Fact: It depends. There are many situations when you only need one parent’s information to complete the FAFSA – and you might not even need that. The FAFSA considers many different family situations, and so will your college’s financial aid office. Learn more about parent involvement.
Fiction: I don’t need to fill out the FAFSA.
Fact: The FAFSA not only enables you to apply for federal grants and low-interest loans, it’s also the form that states and individual colleges use to determine your need-based aid. Check the FAFSA submission deadline for your state here.
Fiction: My family must have filed their tax returns before I can file the FAFSA.
Fact: You can use what’s called “prior-prior year” taxes to complete the FAFSA. That means that for the 2022 FAFSA, you use 2020 information.
Fiction: I need to be a U.S. citizen to be eligible for financial aid.
Fact: Students who fall into certain non-citizen statuses are eligible for federal financial aid. See a list here. Your parents’ citizenship does NOT impact your eligibility. For information on financial aid options for DACA recipients, click here.
Once you submit your FAFSA, you’ll get a Student Aid Report (SAR), and your information will be shared with the schools you indicated on your FAFSA form.
Here are some key terms you’ll see on your SAR and on the financial aid packages you’ll receive from the schools you listed on your FAFSA:
Student Aid Report (SAR): This report shows you what data is on your FAFSA, some information about the aid for which you’re eligible and your Expected Family Contribution (EFC).
Expected Family Contribution (EFC): The amount that the federal government believes your family can contribute to one year of college. Colleges use this figure, in part, to determine financial need.
Cost of Attendance(COA): An estimate of how much it costs to attend a college. The COA includes tuition and fees, room and board, books/supplies and other miscellaneous expenses associated with attending that school.
Financial need: The difference between Expected Family Contribution (EFC) and a college’s Cost of Attendance (COA).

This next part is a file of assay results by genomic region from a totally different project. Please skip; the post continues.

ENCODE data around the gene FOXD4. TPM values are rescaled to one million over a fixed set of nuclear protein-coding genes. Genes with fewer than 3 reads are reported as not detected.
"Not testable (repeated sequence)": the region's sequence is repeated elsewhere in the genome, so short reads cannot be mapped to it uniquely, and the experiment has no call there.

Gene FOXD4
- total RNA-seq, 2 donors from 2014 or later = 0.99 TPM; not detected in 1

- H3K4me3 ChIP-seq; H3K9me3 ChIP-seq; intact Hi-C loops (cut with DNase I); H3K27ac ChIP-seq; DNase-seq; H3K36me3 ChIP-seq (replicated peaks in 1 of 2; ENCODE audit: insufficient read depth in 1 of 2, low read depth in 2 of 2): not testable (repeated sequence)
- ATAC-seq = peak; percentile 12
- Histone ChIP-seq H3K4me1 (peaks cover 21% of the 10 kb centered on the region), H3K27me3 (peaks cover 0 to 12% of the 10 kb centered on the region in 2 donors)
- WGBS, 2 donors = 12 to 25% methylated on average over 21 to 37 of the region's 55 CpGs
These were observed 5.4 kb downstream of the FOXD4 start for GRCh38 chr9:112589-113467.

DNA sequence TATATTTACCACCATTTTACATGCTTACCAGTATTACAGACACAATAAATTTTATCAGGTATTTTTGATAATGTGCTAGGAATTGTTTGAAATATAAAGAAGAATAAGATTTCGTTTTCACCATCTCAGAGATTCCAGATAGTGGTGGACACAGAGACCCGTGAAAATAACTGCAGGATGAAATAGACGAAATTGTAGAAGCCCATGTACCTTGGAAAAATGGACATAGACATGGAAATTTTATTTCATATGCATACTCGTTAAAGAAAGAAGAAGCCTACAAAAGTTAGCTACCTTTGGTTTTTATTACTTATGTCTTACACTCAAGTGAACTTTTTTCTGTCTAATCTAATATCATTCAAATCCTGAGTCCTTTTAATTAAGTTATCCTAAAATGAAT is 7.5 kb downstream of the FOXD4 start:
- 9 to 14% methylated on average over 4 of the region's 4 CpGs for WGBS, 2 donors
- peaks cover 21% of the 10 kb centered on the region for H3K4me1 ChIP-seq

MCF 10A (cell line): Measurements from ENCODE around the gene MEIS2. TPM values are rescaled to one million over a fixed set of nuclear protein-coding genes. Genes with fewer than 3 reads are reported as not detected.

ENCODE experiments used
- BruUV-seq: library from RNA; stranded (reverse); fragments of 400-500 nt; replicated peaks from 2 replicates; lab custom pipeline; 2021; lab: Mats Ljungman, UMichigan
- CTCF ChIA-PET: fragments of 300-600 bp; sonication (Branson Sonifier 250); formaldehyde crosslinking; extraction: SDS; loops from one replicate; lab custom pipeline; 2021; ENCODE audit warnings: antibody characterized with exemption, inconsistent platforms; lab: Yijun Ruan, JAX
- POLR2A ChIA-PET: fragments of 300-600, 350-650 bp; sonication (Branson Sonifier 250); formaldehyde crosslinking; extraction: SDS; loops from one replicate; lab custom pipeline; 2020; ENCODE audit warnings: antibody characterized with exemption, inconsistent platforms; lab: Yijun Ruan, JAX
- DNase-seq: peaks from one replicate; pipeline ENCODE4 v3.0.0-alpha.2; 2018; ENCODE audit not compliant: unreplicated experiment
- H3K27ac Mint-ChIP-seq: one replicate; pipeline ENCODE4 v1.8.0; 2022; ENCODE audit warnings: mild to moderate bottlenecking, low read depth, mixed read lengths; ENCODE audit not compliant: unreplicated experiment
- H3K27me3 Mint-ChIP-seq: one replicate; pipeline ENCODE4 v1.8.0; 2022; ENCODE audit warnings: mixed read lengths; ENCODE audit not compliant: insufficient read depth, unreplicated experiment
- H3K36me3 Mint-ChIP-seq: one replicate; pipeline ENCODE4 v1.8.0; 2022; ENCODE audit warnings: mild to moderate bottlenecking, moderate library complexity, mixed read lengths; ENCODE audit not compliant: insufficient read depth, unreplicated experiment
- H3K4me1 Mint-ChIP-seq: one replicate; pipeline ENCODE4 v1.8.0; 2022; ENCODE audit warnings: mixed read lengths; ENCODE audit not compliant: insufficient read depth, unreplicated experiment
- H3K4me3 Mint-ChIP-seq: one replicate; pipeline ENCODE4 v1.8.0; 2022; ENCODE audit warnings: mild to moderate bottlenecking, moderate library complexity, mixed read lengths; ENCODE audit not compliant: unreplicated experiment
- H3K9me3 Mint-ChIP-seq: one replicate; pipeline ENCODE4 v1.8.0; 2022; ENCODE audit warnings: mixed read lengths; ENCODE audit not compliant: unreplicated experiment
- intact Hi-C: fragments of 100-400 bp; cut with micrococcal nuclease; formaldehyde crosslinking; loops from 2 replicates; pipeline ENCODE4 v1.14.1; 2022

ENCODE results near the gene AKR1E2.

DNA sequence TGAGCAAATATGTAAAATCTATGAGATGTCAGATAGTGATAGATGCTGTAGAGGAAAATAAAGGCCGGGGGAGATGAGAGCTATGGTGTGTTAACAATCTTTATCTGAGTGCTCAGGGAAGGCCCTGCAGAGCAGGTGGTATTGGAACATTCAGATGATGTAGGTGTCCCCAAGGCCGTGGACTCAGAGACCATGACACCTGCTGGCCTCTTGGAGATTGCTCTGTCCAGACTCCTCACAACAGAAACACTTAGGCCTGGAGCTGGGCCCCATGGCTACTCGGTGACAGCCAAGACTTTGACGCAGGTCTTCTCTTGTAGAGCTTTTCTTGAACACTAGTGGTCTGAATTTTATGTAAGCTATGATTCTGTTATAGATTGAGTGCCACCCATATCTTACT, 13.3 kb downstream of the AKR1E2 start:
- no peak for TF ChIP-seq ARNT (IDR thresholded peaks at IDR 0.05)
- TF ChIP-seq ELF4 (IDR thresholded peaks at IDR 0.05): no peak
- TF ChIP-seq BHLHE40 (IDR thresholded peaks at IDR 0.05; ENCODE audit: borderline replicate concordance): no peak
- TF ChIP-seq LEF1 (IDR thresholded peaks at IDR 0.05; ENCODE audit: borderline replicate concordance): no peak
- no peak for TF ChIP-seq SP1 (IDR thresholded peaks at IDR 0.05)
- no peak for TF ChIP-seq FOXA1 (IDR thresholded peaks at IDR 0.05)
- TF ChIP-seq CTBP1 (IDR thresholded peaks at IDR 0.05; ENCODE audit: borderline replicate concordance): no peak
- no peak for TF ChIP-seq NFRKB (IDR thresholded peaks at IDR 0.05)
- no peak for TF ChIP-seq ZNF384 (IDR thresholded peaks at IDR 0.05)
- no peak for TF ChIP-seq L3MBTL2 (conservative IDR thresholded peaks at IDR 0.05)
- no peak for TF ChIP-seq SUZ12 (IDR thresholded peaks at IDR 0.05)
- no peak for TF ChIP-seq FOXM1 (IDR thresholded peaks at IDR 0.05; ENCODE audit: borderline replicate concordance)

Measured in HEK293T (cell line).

Net price: How much it will cost you to attend a college for a year after the scholarships and grants, loans and work-study you have been awarded is subtracted from the COA.
Subsidized loan: A need-based loan which is interest-free while you’re in school.
Unsubsidized loan: A loan for which you don’t have to demonstrate financial need, but on which interest will accrue while you are in school. You are not required to make payments while you are enrolled, but you may choose to do so.
Scholarship/grant: A monetary gift that doesn’t have to be repaid. It is provided by the federal or state government, the institution, and/or private organizations. It can be one-time or renewable, and based on grades, talents or other criteria.
Work-study: A part-time job for students with demonstrated need.
You can contact your school’s financial aid office at any time if you need some help understanding terms like these. They’ll be happy to help you translate them!
For more common terms you’ll see throughout the financial aid process, check out this glossary from the Department of Education.
You could be surprised to find out how affordable college may be – the only way to know is to file the FAFSA! Check out studentaid.gov/ to get started now, learn more about how financial aid works and explore options for paying for college.// ================ // Content to be updated by partner for school-specific information // ================
Our Office of Financial Aid will work with you to ensure you have access to the resources you need to pay for college. Our goal is to make sure all qualified applicants can invest in an education here.
If you have any questions about financial aid, need help filling out the FAFSA or encounter special financial circumstances your family is experiencing, please call us at (804) 123-5678 or email us.// ================